Asia-Pacific handset users show insatiable appetite for mobile apps as downloads expected to shoot up to five billion this year, with paid app revenue to reach US$871 billion. Android apps also trump iOS apps for the first time, according to a new report.
Released Thursday, the study from Ovum forecasted that mobile app downloads will grow 189 percent from the 1.6 billion downloaded in 2010 to reach five billion this year. This momentum is expected to carry through to 2016 with download figures to hit 14 billion then, it stated.
"Consumer's seemingly insatiable demand for mobile applications is set to continue this year, with downloads from app stores increasing around the world," said Nick Dillion, devices analyst at Ovum, in the report.
Looking deeper into the findings, Ovum is predicting that Asia-Pacific revenues from paid apps will reach US$871 million in 2011, an uptick from US$302 million last year. The market will go on to achieve revenues of US$2.2 billion in five years, it added.
"The outlook for the longer term is also positive, with consumers set to continue to use apps to add new features to their phones and to access their favorite services on the go," Dillon pointed out.
Android's time to shine
Beyond app downloads and revenue, the report also showed that growing Android adoption will "upset the Apple cart" as it "steals dominance" of total downloads from erstwhile leader, Apple and its iPhone device.
In the Asia-Pacific region, there will be 1.8 billion Android apps downloaded compared to Apple's 1.5 billion, Ovum noted. Comparatively, Android garnered 244 million app downloads while Apple saw 424 million app downloads in 2010.
Looking ahead, the research firm expects Android's dominance to "soar" and, by 2016, will almost double the download count relative to iOS apps with 6.07 billion apps consumed by users compared with 3.4 billion of iOS apps.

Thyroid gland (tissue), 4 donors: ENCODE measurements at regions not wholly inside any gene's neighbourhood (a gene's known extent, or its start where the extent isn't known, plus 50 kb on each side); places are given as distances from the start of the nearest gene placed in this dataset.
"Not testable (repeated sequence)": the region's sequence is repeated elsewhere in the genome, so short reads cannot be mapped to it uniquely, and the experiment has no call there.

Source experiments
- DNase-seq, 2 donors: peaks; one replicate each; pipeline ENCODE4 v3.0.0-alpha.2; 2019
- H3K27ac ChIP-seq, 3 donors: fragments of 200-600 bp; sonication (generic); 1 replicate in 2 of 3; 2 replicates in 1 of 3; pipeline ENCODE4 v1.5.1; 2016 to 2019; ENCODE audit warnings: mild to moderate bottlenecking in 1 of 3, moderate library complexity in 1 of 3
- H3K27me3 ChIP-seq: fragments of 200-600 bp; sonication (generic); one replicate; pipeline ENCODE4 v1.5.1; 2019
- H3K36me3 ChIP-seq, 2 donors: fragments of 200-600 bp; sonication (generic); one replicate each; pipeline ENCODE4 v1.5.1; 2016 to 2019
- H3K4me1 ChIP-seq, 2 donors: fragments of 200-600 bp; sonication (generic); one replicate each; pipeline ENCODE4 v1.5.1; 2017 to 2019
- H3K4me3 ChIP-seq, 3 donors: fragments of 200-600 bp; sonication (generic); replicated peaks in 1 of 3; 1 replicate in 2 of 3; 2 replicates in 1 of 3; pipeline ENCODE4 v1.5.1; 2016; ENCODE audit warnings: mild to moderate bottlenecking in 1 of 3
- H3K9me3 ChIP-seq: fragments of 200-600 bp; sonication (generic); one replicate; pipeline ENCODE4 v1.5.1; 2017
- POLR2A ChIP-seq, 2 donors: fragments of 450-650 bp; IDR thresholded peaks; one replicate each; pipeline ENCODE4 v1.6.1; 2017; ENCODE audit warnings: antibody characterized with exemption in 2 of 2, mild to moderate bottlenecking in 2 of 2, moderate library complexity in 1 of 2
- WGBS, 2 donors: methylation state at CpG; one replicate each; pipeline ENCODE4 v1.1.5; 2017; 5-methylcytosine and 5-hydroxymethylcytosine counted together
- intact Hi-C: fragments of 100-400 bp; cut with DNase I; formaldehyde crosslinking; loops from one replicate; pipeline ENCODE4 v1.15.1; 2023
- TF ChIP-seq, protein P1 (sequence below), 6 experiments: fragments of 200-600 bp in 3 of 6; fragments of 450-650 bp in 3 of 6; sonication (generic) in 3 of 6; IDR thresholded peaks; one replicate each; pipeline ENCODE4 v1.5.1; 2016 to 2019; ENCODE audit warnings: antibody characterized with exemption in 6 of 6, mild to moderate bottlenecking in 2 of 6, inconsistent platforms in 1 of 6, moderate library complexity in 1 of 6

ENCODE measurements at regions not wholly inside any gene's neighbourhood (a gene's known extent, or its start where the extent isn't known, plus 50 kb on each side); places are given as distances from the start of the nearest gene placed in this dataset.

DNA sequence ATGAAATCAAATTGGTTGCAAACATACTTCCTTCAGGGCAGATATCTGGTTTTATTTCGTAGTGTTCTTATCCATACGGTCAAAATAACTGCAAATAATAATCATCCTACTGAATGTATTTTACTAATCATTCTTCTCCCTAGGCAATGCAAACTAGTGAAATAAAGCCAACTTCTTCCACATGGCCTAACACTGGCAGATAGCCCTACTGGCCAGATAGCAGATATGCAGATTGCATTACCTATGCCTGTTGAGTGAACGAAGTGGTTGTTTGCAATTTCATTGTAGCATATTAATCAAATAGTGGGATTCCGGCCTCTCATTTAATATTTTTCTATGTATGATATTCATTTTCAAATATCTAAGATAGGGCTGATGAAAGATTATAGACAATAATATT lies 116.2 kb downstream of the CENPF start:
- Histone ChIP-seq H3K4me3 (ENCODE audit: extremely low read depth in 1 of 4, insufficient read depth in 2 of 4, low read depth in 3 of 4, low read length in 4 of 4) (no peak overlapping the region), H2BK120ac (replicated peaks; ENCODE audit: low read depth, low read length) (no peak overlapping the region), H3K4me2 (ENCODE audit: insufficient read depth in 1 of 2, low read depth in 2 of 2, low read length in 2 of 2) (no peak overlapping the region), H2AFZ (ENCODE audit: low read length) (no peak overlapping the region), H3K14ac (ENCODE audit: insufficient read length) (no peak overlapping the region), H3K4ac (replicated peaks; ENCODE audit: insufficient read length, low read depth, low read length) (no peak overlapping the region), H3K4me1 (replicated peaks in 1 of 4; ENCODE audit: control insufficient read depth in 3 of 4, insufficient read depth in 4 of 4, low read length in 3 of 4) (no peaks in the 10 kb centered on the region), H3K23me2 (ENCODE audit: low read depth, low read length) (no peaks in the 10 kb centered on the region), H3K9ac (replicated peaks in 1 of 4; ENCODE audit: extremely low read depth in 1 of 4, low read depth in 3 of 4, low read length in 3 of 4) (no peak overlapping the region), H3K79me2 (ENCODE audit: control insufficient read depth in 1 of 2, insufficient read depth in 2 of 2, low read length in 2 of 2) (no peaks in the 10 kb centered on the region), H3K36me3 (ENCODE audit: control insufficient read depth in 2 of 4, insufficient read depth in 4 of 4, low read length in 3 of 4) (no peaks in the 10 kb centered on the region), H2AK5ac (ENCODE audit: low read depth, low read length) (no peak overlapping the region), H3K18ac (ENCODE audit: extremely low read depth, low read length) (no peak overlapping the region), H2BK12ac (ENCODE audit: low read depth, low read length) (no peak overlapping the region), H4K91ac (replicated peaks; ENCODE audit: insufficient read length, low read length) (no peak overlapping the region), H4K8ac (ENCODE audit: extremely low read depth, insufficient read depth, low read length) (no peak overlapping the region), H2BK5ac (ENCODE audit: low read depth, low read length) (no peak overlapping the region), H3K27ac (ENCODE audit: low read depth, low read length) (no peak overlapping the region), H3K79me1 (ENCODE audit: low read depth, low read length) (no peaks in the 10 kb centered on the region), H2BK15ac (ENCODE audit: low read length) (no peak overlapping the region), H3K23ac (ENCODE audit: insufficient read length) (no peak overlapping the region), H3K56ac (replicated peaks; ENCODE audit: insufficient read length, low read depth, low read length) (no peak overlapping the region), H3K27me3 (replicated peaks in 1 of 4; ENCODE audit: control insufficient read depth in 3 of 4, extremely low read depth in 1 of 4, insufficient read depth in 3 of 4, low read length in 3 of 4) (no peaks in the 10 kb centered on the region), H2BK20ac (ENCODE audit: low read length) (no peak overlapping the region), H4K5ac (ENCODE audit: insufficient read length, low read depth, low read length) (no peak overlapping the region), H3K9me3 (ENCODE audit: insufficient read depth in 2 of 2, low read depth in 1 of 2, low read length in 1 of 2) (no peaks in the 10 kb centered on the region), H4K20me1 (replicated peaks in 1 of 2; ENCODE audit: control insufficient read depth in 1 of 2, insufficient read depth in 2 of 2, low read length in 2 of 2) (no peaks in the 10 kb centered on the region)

"The huge lead in downloads that Android will take on Apple is being driven by the growth of the platform as a result of its increasing popularity and progress into lower price points [of Android-powered handsets]," Dillon said.
The analyst did point out that while Android will lead in download numbers, Apple's mobile platform will continue to "dominate" the Asia-Pacific market in terms of paid apps revenue, reaching US$808 million in 2016 compared with US$394 million for Android.
Low tolerance for "second-rate" apps
That said, Eden Zoller, Ovum's consumer telecoms principal analyst, noted that as the more affluent segment in emerging markets become familiar with mobile applications, there will be "less tolerance for second-rate apps".
"Charging top-end premiums for smartphone apps is becoming increasingly difficult. The majority of paid apps are in a commodity pricing zone and those capable of pushing above the US$5 mark are in the minority," she said.
Zoller added that app-savvy consumers are only willing to splash the cash for "must-have" apps, and the challenge for developers is to create such software as it varies by customer segment and the individual.
Good candidates are utility apps that bring increased productivity and convenience or those deemed "cool, fashionable and fun" such as the release of a long-awaited blockbuster game, for example, she noted.